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Do we pull back on ad spend?

‘Those who do not learn history are doomed to repeat it.’

This quote is most often attributed to writer and philosopher George Santayana, and in its original form read, “Those who cannot remember the past are condemned to repeat it.” Santayana was known for aphorisms, and for being a professor of philosophy at Harvard. As evidenced by the statement, according to Santayana’s philosophy, history repeats. If true (and based on my observation of human nature) I think it is, then this saying ought to be a guide for everyone, in good times and bad. Not only in our personal lives, but also in business.

Today, worries surrounding the economy and talk of a possible recession raise many of the same questions that advertisers asked themselves more than two years ago during the emerging pandemic: Do we pull back on ad spend? How can we make our efforts more efficient and effective? How can I prove the value of my campaigns at a time when cost optimization is front and center?

In times of economic uncertainty, advertising strategies, naturally, adapt to different sets of market dynamics. But rather than pull back on ad spend, it’s important that brands maintain a share of voice and drive short- and long-term outcomes across platforms and screens. Notice I said “a share of voice” not “the same share of voice”. Inevitably, some competitors will go silent. By default, this means a brand’s spending level does not have to remain at its current level to gain a share of voice increase.

In the early stages of the pandemic, some brands froze advertising efforts across linear TV, connected TV (CTV), and digital video as they braced for the unknown. But going silent during times of crisis is not an effective strategy for brand awareness. Abandoning a brand’s share of voice can be a difficult thing to come back from. It seals off the top of the purchase funnel, a major driver of business outcomes, which can directly affect the bottom line.

In the report “The Halo Effect: TV Drives Digital,” Comcast Effectv and TVSquared analyzed the long- and short-term impact of staying on air (TV) versus going off air for advertisers in 2020. It found that staying on air helped to maintain a brand presence and triggered a “memory effect” with consumers. Among the 500 advertisers analyzed, those that remained on air experienced 23 percent more site engagement in subsequent weeks. Those that went off air saw visits drop by an average of 20 percent.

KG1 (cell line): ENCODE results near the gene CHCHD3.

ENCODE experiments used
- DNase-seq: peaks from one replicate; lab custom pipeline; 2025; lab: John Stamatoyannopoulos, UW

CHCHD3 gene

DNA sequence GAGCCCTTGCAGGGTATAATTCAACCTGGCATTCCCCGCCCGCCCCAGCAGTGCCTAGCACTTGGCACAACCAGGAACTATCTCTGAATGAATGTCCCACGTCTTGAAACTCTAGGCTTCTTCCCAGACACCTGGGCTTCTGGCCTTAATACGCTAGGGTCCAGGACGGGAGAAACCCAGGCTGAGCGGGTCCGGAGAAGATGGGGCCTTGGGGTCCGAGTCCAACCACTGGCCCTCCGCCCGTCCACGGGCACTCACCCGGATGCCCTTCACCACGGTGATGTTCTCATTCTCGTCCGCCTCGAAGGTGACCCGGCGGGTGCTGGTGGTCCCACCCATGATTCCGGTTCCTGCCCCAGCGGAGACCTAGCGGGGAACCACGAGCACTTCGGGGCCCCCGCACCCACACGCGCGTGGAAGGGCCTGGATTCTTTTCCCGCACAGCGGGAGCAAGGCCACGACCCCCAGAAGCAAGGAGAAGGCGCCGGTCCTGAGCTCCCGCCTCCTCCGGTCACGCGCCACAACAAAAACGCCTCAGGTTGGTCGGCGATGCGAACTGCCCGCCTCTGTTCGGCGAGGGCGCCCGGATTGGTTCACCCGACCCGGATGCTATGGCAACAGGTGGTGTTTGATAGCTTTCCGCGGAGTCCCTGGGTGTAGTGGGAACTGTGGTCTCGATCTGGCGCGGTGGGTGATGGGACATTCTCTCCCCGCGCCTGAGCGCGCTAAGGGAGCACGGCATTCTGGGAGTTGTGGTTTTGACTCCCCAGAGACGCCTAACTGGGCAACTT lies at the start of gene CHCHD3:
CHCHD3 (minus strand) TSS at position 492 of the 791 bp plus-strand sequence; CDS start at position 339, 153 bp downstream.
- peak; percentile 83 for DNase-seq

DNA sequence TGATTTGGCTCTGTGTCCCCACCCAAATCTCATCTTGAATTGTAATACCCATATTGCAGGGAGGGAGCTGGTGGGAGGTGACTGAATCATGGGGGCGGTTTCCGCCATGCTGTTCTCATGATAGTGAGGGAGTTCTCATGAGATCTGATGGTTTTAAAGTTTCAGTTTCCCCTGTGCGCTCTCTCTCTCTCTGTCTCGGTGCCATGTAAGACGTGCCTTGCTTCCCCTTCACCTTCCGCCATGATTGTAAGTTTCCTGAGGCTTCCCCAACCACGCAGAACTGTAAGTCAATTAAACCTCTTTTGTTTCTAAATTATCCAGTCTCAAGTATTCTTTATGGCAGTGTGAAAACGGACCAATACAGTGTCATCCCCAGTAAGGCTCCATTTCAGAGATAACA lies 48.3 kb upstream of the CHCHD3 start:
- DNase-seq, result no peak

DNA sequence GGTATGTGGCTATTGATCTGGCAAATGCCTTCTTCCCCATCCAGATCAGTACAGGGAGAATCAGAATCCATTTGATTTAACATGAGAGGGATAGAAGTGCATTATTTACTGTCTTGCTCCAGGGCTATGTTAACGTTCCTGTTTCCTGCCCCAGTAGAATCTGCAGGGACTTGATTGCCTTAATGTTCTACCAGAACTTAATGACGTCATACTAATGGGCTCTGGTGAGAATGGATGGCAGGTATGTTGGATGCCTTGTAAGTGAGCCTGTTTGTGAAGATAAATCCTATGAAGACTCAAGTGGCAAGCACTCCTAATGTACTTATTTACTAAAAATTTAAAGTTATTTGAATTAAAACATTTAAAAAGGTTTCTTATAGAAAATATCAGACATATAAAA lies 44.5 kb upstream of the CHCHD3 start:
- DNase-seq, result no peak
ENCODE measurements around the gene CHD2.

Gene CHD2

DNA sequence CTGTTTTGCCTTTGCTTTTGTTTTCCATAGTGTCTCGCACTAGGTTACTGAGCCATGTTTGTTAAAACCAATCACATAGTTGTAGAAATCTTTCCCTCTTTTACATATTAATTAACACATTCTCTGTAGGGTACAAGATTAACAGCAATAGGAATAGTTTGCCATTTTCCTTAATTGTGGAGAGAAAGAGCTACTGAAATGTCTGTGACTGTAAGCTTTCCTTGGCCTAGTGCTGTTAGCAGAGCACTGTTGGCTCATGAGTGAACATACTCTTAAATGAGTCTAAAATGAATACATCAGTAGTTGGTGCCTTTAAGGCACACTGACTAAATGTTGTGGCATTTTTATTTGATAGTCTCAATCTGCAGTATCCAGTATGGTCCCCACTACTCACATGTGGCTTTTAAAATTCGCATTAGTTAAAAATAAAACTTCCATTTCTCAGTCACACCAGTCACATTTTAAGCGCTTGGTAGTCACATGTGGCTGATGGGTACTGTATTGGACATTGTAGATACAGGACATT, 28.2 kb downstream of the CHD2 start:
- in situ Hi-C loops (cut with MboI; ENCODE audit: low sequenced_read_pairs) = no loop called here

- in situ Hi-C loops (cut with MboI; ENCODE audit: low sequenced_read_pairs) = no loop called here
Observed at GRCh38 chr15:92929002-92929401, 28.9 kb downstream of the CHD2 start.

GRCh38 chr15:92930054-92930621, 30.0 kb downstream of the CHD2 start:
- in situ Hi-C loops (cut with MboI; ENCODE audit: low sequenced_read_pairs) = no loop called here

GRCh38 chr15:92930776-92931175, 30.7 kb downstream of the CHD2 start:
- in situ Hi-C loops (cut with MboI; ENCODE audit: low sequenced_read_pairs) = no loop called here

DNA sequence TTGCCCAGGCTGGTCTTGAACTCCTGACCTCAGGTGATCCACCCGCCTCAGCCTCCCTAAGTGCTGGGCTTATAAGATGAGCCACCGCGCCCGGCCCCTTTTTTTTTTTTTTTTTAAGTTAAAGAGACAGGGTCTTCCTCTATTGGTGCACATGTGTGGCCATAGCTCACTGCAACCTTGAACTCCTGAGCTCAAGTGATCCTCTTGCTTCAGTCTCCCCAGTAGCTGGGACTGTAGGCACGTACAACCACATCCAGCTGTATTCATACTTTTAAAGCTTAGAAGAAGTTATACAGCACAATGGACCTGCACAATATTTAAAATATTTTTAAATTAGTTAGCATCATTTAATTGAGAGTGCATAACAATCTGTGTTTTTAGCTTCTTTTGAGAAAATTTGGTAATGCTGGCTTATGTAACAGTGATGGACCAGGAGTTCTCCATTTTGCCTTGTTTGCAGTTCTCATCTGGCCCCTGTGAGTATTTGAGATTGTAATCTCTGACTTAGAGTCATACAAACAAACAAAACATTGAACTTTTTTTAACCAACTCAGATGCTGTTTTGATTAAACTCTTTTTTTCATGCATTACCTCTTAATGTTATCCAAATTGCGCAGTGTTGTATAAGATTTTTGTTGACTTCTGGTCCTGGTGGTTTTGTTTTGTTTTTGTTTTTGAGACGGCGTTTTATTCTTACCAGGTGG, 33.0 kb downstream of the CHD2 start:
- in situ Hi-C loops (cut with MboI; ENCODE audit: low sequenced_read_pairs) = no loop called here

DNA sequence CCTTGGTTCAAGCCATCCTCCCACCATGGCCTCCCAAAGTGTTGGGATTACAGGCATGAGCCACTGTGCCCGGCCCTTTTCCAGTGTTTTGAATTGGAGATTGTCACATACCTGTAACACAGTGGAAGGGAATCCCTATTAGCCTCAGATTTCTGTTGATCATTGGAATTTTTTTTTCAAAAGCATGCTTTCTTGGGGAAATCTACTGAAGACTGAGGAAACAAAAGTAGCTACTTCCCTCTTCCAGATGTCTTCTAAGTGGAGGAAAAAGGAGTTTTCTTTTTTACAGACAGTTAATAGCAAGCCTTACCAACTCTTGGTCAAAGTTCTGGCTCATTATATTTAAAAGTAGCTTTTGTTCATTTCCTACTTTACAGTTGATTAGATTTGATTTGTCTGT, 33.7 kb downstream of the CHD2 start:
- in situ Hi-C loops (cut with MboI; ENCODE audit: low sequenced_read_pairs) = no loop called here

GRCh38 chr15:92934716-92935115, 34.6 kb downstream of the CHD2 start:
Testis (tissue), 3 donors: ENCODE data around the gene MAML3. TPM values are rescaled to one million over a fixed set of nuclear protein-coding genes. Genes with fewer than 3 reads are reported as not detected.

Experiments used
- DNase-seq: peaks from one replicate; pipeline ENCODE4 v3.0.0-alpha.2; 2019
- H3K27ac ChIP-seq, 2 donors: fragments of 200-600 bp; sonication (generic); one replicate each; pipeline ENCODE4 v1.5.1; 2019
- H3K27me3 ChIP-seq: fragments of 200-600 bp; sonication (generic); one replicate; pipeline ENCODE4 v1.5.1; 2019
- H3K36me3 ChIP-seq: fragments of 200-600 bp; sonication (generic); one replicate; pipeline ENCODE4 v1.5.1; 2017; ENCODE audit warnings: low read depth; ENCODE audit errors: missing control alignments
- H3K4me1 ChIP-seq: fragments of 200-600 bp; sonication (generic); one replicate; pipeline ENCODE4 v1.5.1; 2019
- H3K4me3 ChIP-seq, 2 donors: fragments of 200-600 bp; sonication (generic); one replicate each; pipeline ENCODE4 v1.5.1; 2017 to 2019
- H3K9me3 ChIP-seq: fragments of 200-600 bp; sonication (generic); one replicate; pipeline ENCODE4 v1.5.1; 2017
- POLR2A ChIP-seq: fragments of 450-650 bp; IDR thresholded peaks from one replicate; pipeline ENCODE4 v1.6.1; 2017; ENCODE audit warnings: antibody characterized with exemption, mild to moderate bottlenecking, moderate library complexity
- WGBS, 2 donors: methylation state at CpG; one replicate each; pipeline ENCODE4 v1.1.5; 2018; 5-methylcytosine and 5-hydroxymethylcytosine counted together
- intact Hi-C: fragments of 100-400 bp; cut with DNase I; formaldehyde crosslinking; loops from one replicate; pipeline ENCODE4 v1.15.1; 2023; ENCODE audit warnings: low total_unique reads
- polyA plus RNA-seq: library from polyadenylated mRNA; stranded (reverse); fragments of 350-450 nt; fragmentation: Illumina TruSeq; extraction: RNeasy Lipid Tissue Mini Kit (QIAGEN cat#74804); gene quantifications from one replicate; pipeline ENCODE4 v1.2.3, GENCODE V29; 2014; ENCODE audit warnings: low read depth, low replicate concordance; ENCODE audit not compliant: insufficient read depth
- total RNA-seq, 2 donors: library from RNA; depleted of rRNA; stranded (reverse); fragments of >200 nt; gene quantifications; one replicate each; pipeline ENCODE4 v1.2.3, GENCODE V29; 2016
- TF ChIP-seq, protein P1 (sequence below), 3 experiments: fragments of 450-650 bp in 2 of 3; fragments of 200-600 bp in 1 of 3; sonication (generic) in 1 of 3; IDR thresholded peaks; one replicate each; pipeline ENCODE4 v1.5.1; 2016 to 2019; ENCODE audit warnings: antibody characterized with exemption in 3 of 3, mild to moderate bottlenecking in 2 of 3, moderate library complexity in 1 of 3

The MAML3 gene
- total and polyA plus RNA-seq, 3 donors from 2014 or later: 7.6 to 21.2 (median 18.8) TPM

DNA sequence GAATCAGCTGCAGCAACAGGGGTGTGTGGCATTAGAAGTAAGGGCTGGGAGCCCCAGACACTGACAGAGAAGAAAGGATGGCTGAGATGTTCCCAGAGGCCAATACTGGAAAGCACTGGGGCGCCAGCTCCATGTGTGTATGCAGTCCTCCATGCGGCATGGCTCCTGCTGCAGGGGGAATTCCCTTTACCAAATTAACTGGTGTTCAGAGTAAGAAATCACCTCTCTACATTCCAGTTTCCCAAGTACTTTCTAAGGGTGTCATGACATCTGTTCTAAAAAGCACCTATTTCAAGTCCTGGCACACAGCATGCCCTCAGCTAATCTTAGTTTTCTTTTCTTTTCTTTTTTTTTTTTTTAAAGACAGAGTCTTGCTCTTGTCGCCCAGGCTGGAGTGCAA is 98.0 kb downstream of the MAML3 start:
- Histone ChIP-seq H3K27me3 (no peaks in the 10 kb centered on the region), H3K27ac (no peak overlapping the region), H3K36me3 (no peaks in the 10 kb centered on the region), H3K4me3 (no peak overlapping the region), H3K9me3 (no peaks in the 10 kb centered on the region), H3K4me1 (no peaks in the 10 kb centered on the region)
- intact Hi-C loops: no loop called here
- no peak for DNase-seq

Importantly, this was not a new phenomenon only related to the COVID-19 environment. 

After the 2008 recession, Harvard Business Review did an analysis of brands that managed to not only remain strong during those uncertain times but even drove significant growth. According to the report, they all had three things in common:

  • They built a strong brand: Rather than decreasing spend on channels like TV during the recession, brands like Colgate-Palmolive and Johnson & Johnson made sure to build on the momentum of their previous brand-building campaigns. After all, according to the report, “Brands that are out of sight on the television screen will sooner or later be out of mind for a large percentage of consumers.”
  • Maintain Ad Spend: The Harvard Business Review found in their analysis that firms who should be “pushing their advantage” if they can during a recession, and maintain their advertising spending captured market share by capitalizing on lower costs. On average, brands that increase their marketing spend during a recession ultimately boost their financial performance in the year following that recession. 

This has also been true during other times of economic uncertainty. 

In a study of the recession in the 1980s by McGraw Hill, they found companies who continued to advertise during the two-year recession saw 256% higher sales than their competitors post-recession.

  • Optimize Towards ROI: Of course, it can sometimes be easier said than done to justify maintaining spend when marketing budgets are often the first thing to go when times are tough. By optimizing towards ROI, marketers can better justify their ad budgets. And since TV has historically been a great channel for brand building but less easy to track, brands have sometimes made the error of cutting it from their lineup. Fortunately, the rise of performance-driven channels like Connected TV and OTT has changed that, making it easier than ever for brands to track the returns on TV campaigns and justify those costs. 

Measurement can provide cross-platform analytics that reveal insights advertisers need for making agile and strategic decisions about reaching and engaging audiences no matter how, when, or where they “watch TV.”

Measurement is about gaining an understanding of how every TV ad dollar is working for a brand and then continuously adjusting. Of course, what those adjustments will be is entirely dependent on the brand — as you would expect, what works for one won’t necessarily work for another. That’s why testing and learning are critical, especially in times of economic downturn. Marketers must see how new buys, timeslots, linear TV and CTV mixes, and publishers, among other factors, directly affect the business and make all findings actionable for ongoing improvements. Optimizing each advertising dollar requires a measure, analyze, optimize, repeat mentality.

Brands that maintain their ad spend in order to build their brand efforts will have stronger returns post-recession, and as the old adage goes, “In good times you should advertise… in bad times you must advertise.”